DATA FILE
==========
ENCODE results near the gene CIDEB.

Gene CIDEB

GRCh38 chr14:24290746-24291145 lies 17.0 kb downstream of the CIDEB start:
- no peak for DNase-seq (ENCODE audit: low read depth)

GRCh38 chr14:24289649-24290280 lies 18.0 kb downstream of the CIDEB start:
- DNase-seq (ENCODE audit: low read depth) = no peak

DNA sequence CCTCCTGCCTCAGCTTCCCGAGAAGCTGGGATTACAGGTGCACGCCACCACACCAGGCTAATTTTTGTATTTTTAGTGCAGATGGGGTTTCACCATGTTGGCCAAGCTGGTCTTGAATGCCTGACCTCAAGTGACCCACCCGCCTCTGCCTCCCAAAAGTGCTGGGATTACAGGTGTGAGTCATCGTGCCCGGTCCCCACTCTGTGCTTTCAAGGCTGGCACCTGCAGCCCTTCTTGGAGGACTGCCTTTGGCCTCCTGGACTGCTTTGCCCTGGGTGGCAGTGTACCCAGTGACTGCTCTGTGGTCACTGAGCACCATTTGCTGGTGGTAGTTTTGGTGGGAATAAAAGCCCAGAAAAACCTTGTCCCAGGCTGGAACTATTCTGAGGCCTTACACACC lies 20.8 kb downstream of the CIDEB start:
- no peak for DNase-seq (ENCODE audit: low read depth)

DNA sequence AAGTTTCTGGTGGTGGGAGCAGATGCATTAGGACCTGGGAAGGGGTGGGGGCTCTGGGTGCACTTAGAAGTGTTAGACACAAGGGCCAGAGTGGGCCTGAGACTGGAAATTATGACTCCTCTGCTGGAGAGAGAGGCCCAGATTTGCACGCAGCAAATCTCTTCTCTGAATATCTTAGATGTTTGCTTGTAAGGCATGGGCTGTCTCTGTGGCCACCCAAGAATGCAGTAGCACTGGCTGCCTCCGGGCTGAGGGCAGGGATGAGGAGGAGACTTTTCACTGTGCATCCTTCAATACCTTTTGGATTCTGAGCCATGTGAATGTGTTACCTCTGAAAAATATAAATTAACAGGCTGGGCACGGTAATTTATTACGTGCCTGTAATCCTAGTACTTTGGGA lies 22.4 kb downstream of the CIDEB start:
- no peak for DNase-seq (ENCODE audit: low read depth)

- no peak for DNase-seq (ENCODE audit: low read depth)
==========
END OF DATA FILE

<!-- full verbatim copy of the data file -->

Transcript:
ENCODE results near the gene CIDEB.

Gene CIDEB

GRCh38 chr14:24290746-24291145 lies 17.0 kb downstream of the CIDEB start:
- no peak for DNase-seq (ENCODE audit: low read depth)

GRCh38 chr14:24289649-24290280 lies 18.0 kb downstream of the CIDEB start:
- DNase-seq (ENCODE audit: low read depth) = no peak

DNA sequence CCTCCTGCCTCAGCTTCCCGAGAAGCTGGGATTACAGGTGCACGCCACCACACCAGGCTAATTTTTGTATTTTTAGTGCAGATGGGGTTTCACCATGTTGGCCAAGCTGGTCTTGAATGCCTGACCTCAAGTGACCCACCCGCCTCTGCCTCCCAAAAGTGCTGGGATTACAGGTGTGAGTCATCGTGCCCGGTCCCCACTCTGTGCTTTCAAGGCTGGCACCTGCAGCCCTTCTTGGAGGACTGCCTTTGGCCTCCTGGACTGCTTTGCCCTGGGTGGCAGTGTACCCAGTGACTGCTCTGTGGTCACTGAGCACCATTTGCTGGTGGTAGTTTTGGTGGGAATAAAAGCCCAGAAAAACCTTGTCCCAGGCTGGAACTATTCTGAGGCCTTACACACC lies 20.8 kb downstream of the CIDEB start:
- no peak for DNase-seq (ENCODE audit: low read depth)

DNA sequence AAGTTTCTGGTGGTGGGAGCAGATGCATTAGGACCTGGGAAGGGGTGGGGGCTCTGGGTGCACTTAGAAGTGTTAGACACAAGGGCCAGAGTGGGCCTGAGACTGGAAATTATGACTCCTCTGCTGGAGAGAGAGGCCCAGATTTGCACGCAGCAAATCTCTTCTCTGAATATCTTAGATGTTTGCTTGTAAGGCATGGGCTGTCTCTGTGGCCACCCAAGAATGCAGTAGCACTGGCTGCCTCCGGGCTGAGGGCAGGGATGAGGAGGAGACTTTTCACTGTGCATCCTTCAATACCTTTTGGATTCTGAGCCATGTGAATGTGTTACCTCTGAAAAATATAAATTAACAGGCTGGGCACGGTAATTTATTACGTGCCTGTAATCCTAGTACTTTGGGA lies 22.4 kb downstream of the CIDEB start:
- no peak for DNase-seq (ENCODE audit: low read depth)

- no peak for DNase-seq (ENCODE audit: low read depth)